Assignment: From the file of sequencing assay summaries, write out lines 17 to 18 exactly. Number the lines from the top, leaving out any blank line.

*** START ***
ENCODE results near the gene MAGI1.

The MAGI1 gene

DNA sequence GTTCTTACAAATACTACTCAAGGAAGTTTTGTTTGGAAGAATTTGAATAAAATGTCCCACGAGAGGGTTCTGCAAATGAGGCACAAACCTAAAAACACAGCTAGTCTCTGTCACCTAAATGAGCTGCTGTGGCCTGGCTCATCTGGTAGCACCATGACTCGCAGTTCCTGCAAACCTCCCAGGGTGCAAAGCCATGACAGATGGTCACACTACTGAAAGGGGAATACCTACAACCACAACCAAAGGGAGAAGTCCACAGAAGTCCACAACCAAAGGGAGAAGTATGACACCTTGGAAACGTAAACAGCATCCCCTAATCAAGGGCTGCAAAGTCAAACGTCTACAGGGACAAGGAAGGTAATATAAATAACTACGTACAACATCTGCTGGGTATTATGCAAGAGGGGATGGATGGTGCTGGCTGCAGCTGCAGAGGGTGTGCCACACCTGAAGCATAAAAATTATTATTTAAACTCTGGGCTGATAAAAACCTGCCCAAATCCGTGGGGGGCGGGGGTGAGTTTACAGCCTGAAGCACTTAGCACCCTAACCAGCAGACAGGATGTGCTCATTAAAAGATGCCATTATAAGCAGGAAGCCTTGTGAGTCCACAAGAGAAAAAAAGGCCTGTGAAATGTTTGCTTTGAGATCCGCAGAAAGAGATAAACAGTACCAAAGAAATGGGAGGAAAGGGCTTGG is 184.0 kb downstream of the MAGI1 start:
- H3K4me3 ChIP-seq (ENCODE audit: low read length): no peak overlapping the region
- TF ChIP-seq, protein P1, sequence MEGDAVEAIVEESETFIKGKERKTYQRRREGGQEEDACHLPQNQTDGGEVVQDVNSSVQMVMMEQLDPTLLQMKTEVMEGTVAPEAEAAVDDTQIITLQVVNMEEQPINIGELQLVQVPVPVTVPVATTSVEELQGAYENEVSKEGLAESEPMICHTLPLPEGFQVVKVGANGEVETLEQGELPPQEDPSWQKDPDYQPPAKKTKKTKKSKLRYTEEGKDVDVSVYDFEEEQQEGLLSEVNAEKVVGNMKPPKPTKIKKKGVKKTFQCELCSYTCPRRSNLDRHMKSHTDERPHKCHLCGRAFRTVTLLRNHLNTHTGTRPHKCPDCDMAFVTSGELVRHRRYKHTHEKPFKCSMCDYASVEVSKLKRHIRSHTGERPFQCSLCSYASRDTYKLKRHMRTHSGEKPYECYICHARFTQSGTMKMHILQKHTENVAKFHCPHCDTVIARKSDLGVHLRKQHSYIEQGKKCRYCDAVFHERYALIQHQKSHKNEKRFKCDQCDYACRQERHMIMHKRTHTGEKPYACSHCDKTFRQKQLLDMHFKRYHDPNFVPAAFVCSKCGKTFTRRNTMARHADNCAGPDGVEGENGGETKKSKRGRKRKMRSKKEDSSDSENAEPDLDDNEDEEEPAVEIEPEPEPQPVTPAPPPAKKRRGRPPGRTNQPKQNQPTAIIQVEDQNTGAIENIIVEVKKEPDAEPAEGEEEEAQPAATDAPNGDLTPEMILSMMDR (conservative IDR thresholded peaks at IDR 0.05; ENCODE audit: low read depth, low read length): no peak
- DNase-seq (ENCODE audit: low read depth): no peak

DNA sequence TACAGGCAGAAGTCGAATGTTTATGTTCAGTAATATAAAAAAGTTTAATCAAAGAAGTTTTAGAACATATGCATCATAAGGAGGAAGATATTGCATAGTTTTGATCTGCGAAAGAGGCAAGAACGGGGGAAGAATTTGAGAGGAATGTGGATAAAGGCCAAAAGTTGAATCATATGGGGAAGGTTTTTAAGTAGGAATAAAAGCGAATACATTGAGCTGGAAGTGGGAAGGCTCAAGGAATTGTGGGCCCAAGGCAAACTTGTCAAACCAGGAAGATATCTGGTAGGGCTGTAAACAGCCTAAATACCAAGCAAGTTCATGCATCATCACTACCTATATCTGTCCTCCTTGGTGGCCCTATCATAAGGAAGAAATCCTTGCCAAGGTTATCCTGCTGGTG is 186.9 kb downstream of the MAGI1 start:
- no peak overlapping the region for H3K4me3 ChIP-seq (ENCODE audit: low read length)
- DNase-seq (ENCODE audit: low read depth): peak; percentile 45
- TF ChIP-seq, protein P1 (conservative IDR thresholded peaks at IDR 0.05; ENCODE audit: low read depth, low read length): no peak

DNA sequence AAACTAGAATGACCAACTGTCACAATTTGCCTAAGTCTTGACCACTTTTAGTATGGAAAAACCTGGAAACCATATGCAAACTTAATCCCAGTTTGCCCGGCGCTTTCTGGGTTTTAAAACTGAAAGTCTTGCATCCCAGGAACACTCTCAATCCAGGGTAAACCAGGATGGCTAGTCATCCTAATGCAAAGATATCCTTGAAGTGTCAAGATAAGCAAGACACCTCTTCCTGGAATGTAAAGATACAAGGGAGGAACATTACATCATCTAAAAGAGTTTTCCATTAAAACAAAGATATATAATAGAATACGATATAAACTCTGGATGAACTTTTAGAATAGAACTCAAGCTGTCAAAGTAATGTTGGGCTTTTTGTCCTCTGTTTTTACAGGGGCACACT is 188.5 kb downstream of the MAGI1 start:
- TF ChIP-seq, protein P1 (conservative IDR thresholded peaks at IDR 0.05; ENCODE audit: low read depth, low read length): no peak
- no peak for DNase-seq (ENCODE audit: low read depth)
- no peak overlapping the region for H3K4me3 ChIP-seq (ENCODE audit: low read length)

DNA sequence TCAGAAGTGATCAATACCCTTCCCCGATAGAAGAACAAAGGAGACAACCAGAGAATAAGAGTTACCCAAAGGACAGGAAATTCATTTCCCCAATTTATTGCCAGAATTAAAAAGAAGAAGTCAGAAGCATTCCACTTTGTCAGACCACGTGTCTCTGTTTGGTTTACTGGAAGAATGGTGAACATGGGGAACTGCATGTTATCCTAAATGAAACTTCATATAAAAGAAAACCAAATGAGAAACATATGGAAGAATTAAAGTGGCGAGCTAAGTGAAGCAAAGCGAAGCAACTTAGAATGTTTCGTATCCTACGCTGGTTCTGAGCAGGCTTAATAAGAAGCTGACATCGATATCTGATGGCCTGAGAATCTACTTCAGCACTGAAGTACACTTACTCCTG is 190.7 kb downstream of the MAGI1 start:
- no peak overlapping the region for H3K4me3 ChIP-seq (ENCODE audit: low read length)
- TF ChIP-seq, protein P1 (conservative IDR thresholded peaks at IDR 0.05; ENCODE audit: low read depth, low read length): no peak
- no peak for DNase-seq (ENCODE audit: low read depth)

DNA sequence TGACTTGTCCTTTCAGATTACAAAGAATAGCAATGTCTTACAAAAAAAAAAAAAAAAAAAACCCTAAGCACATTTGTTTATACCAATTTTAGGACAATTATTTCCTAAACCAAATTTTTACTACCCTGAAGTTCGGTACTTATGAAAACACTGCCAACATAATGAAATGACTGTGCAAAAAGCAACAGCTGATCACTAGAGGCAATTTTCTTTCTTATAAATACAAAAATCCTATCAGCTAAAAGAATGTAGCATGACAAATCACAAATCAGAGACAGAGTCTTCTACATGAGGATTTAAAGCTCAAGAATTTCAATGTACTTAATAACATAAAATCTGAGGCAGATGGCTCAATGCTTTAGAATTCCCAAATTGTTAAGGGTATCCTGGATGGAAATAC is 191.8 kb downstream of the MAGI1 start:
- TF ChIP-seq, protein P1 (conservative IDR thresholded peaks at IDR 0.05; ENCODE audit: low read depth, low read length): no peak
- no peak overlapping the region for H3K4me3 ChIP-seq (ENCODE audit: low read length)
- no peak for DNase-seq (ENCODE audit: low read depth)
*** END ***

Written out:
- TF ChIP-seq, protein P1 (conservative IDR thresholded peaks at IDR 0.05; ENCODE audit: low read depth, low read length): no peak
- no peak for DNase-seq (ENCODE audit: low read depth)